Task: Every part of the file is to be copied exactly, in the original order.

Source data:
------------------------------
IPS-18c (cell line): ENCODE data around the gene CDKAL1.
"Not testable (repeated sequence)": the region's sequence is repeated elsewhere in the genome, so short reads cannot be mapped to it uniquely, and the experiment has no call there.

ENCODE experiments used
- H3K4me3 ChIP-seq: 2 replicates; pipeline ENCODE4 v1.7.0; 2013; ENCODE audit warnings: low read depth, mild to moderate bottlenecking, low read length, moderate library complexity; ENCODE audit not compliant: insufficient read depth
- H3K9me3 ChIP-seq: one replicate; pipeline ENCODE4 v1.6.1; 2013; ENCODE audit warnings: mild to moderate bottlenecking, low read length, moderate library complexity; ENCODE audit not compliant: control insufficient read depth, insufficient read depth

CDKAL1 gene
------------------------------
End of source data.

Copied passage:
IPS-18c (cell line): ENCODE data around the gene CDKAL1.
"Not testable (repeated sequence)": the region's sequence is repeated elsewhere in the genome, so short reads cannot be mapped to it uniquely, and the experiment has no call there.

ENCODE experiments used
- H3K4me3 ChIP-seq: 2 replicates; pipeline ENCODE4 v1.7.0; 2013; ENCODE audit warnings: low read depth, mild to moderate bottlenecking, low read length, moderate library complexity; ENCODE audit not compliant: insufficient read depth
- H3K9me3 ChIP-seq: one replicate; pipeline ENCODE4 v1.6.1; 2013; ENCODE audit warnings: mild to moderate bottlenecking, low read length, moderate library complexity; ENCODE audit not compliant: control insufficient read depth, insufficient read depth

CDKAL1 gene